We call them plastic worms, but what do they really represent to a bass? It's almost certainly not actual worms. Earthworms and night crawlers don't find their way into the water often enough to be a regular forage item for bass. Aquatic worms that actually live in the water are rarely more than an inch in length, and none of these creatures come in "green pumpkin."
Do bass think plastic worms are snakes or eels? That seems a lot more likely. But if that's true, we're mostly fishing baits that are too small to mimic such prey.
The most accurate assessment might be that bass have little or no idea what these plastic creatures are, and they don’t care. All that matters to a bass is that the thing is slow enough to catch, small enough to eat and meaty enough to make a meal. And in the summer, when bass metabolisms are high, bigger is often better—especially when your target is giant bass.
THROW IT FIRST
Bass Pro Tour legend Paul Elias earned an enviable reputation with the big worm after winning a 2008 tournament on Falcon Lake with a four-day total (20 bass) of 132 pounds 8 ounces. Whereas some top anglers throw the big worm in conjunction with other lures, most notably crankbaits, it is often Elias’ first choice.
"When the water temperature is in the 80s or higher, I always have a 12-inch Mann’s Jelly Worm rigged up," he says. "And I’ll start with it for a couple of reasons. First, I can fish a Texas-rigged worm through just about anything without getting hung up, so I can often catch bass in a spot where other lures would snag and disturb the area. Second, the single hook in a plastic worm gives me a much better chance of hooking and landing a big bass than the treble hooks on a crankbait."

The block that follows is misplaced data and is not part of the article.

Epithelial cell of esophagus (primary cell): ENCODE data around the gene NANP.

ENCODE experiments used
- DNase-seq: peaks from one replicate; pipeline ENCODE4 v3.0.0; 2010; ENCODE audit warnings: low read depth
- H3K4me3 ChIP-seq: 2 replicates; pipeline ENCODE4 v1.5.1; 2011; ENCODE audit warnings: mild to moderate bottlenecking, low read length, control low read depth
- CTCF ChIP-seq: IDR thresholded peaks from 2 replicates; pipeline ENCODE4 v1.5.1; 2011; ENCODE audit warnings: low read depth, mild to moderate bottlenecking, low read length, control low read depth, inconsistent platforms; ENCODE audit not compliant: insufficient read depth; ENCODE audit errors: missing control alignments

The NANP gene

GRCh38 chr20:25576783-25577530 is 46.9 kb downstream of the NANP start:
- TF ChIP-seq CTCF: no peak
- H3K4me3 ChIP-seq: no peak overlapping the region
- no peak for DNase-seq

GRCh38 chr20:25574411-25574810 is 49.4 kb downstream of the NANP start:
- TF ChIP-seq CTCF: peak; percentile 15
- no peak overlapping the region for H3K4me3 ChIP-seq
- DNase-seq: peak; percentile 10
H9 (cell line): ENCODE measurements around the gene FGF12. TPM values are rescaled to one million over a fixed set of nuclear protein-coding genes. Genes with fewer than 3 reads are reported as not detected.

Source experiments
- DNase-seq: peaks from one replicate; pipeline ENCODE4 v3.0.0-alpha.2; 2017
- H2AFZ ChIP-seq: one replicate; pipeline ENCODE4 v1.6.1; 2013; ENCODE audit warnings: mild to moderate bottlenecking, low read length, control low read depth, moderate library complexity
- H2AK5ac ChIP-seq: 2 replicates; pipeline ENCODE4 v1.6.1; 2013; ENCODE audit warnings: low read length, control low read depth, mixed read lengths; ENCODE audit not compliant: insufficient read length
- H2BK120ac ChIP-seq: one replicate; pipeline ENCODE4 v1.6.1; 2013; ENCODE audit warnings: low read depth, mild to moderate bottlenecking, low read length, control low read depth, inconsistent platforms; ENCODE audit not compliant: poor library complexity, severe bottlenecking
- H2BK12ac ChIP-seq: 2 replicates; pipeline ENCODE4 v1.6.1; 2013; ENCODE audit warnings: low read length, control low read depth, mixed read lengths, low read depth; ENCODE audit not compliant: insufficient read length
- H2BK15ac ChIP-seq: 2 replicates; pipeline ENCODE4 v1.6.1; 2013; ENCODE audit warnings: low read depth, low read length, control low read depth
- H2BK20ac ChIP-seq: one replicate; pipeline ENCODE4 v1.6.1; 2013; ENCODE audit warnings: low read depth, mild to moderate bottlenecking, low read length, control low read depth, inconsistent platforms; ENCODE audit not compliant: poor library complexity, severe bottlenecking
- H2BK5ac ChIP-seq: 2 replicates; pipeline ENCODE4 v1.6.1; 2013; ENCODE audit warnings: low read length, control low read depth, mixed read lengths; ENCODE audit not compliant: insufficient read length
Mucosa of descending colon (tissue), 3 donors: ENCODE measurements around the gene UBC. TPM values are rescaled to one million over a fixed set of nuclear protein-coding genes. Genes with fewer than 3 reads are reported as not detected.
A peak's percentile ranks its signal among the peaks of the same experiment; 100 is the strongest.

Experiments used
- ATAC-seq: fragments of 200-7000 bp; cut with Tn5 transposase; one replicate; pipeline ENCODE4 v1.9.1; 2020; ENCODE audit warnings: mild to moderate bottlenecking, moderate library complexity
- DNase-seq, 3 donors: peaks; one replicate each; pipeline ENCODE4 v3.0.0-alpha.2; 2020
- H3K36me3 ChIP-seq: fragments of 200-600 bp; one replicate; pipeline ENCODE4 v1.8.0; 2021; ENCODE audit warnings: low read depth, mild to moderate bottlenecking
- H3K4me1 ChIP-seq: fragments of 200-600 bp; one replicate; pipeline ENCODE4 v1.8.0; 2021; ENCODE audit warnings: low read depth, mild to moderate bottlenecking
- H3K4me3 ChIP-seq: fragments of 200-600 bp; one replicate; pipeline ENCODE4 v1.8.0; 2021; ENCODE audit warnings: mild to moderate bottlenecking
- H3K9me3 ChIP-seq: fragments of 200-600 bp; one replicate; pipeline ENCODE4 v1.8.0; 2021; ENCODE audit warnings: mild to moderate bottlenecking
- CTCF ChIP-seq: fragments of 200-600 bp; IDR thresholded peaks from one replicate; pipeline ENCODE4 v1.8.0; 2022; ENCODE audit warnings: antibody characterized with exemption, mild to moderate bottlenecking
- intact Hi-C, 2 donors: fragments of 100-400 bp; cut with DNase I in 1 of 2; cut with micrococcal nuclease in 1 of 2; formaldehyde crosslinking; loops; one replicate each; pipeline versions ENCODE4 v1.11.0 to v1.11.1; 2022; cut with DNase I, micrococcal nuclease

Like other pros who advocate big worms for summer bass, Elias finds most of his hot-weather lunkers offshore, on main lake humps and sharp drops in 10 to 25 feet of water. If there’s also cover on such structure he knows it has potential, and he immediately reaches for the big bait.
"I like a 12-inch Jelly Worm in Junebug for dingy water and Watermelon Red in clear water," he says. "If I’m Texas rigging it through cover, I fish it on 23-pound-test Balsax White Peacock Fluorocarbon line with a half-ounce slip sinker and a 6/0 worm hook. I throw it with a 7-foot 4-inch heavy-plus-action FX Custom Rods casting rod and an 8.3:1 Bruin Elias Legend Series casting reel.
"Summer bass are usually pretty active, so I’ll fish the worm aggressively, using four- to five-foot hops."
If there’s not much cover on the structure he’s fishing, Elias rigs the big worm Carolina-style trailing a 1-ounce sinker. He fishes the C-rig on a 7-foot 10-inch heavy-plus FX Custom Rods casting rod and 7.5:1 Bruin casting reel spooled with 50-pound-test Balsax Bass Braid main line and a three-foot leader of 27-pound-test White Peacock Fluorocarbon. He drags this rig instead of hopping it, wanting the big sinker to roll around on a hard bottom to give the bait more action.
"One thing you have to do with the big worm is hesitate before setting the hook," Elias says. "After I feel a bite, I like to wait until I feel the fish moving with it before I set."
THROW IT DEEP
Keith Combs is a Texas pro who has won tournaments all over the Lone Star State, but he insists that the big worm is effective nationwide. When the weather heats up in summer, he keeps one rigged and ready on his front deck.